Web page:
Involving individuals, carers and family members in decisions can help improve health and well-being, improve the quality and appropriateness of care and ensure people make informed use of available healthcare resources. The challenge now is to shift the focus of care and support from ‘what is the matter with you?’ to ‘what matters to you’.

Involving individuals requires supporting people to manage their lower limb condition every step of the way. It means supporting them to become a stakeholder in their own healthcare as much as they want or can. It should focus on what matters to them within the context of their individual situation, not simply addressing a list of conditions or symptoms to be treated.

Involving individuals in their lower limb care may range from sharing thoughts about one off decisions like what compression garment to choose, through to long term self care management of their lower limb condition. We should however be mindful that the amount of control an individual wishes or is able to take in relation to these may vary according to their background, experience, ability, current circumstances and preferences.

Although many patients can learn to almost totally self care, there can be a ‘shared care’ approach where a reduced level of clinical input is implemented for support and reassurance. For example, this approach is taken in the management of venous leg ulcers so to monitor wound progress and change care as appropriate.


This term is used interchangeably and covers:

  • Self management
  • Self regulation
  • Patient, Carer & Family involvement
  • Patient support & education
  • Patient counselling
  • Patient & Healthcare partnerships

All should deliver beyond the practice of simply giving information and increasing patient knowledge.

However, embracing and supporting self and shared care isn’t without barriers. From deciding who is appropriate through to implementing appropriate self and shared care requires careful thought, structure, and tools to empower patients and carers to feel confident and capable. Support material such as the ‘MY LOWER LIMB CARE’ document provide patients and carers with a platform to learn, embrace and be competent and confident on their lower limb journey (for more information, click on the the patient education section above).

Supporting individuals to manage their lower limb condition is likely to improve their self confidence, independence and quality of life. It is also a way to reduce pressure on the NHS and reduce the risk of infection. The benefits of providing a well rounded and structured educational platform include:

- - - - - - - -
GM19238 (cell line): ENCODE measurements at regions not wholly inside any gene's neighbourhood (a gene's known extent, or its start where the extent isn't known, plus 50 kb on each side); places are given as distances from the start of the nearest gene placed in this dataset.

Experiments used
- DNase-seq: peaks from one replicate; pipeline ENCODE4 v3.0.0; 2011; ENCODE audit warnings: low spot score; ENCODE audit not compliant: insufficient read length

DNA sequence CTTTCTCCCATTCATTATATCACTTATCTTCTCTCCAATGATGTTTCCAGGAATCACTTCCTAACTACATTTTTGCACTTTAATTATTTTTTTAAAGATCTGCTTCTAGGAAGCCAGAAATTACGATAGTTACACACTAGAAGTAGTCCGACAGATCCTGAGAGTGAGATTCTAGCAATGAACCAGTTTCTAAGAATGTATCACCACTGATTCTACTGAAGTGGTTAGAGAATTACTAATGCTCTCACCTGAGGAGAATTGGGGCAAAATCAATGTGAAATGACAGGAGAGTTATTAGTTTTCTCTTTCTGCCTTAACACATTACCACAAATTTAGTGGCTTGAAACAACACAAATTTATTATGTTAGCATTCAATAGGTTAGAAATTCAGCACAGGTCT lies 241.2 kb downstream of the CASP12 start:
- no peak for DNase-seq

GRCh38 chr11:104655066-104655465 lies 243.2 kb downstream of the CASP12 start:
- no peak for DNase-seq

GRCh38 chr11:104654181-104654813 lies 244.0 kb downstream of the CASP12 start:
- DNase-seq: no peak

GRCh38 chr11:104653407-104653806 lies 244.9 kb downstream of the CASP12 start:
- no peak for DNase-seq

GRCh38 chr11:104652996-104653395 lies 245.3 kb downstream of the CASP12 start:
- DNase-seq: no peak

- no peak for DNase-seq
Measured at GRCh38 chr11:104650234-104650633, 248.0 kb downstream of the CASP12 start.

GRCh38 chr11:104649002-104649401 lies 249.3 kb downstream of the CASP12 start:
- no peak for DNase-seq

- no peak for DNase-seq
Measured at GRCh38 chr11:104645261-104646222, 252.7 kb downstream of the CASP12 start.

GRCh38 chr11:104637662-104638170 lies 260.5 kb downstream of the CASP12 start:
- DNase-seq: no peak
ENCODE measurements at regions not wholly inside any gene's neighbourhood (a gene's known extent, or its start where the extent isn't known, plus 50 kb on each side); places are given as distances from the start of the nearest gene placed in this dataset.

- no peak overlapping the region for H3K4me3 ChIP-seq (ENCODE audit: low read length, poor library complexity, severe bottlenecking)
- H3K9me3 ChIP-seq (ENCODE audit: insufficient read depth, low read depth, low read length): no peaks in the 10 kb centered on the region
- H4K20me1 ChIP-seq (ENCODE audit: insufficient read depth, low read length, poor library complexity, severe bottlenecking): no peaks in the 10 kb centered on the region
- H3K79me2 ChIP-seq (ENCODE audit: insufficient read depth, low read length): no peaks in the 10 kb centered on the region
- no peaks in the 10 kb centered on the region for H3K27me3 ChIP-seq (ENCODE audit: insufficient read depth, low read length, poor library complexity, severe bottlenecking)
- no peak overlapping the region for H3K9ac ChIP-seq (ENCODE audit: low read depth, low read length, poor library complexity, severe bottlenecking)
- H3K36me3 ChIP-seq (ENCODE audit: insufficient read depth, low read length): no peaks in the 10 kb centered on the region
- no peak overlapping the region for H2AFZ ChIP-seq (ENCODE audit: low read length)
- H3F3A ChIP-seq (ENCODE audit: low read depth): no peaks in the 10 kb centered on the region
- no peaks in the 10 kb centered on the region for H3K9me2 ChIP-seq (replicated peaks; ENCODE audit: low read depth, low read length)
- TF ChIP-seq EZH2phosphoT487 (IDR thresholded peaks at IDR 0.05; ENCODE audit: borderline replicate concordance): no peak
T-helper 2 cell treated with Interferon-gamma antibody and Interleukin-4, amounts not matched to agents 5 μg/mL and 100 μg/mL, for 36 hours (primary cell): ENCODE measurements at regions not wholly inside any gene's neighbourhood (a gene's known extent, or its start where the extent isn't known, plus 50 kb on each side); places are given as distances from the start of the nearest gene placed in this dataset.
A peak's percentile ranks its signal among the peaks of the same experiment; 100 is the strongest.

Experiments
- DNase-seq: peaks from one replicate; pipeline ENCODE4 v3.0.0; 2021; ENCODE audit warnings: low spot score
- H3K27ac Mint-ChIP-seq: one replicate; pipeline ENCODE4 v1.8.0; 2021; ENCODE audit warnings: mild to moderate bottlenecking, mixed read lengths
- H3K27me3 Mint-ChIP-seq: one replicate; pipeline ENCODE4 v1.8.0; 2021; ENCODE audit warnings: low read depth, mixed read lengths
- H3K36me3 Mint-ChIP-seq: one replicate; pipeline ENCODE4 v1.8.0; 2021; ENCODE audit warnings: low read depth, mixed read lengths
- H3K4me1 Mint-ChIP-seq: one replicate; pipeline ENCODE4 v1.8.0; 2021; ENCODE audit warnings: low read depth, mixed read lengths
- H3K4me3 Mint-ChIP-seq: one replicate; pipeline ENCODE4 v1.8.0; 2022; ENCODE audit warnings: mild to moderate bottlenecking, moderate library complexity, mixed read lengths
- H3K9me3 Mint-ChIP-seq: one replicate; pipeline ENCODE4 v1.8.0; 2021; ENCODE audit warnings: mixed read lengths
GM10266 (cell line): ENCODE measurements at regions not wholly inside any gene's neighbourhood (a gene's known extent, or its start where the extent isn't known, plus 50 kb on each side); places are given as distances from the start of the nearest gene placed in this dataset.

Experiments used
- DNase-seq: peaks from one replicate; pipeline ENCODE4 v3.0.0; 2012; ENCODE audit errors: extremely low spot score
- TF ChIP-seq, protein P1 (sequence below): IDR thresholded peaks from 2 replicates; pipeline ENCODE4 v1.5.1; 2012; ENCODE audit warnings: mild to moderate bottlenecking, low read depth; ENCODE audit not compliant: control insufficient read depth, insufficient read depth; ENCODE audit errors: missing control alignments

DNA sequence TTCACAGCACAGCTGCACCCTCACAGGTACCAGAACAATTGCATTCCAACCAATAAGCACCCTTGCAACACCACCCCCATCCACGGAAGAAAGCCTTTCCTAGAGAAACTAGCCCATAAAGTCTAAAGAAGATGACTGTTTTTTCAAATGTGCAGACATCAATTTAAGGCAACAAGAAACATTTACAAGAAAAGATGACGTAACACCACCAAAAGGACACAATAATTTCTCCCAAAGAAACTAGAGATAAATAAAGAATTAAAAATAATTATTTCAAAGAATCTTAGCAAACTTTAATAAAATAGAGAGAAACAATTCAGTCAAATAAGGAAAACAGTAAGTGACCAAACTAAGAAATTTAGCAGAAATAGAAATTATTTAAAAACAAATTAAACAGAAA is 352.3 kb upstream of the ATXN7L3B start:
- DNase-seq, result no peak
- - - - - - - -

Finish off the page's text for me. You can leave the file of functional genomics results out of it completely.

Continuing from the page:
• Involving patient and carers in decision making
  • Developing focused and realistic plans together
  • Helping patients identify problems early and who to contact
  • Provide structure and support
  • Support long term health promotion
  • supporting long term confidence and competence


In order to implement self and shared care safely and effectively requires a holistic mindset alongside a structured process to ensure the right care is supported for the right patient at the right time.

A joined up and collaborative approach is needed to change ritualistic and entrenched thoughts and involves the patient, carer, family member and healthcare professionals.

For venous leg ulcer patients, a self care programme can still be suitable and can encourage independence and ownership of their condition. This can be achieved through wearing compression hosiery, implementing a structured skin care regime, eating a healthy diet, leg elevation and simple ankle and leg exercises. However, not all patients are able or willing to self care and it is important to fully assess a patient on an individual basis.

Sometimes it can be as simple as ‘you don’t know what you don’t know’. In all walks of life you cannot embrace what you don’t understand.


Although so much has been done to accelerate self and shared care, more understanding and evidence is needed. Areas of focus include:

  • Evidence of supported self care
  • Wound healing analysis
  • Patient/carer quality of life data
  • Evidence based pathways
  • Improved material to support patients and carers
  • Digital platforms for remote services
  • A change in clinical mindset

If you are interested in finding out more about how LLCS can help support the self care revolution, please contact us for more information.

  • NHS England (2019) The Long Term Plan.
  • PA and Gough LL (2014) Self-management: A comprehensive approach to management of chronic conditions. American Journal of public health. 104 (8) e25-e31
  • The AHSN Network (2020) The National Wound Care Strategy Programme.
  • Hallas-Hoyes L, Williamson S, Kerr A, Andrews T, Calladine L (2021) An advanced self-care delivery model for leg ulcer management: a service evaluation. Journal of Wound Care, Vol 30, No 9.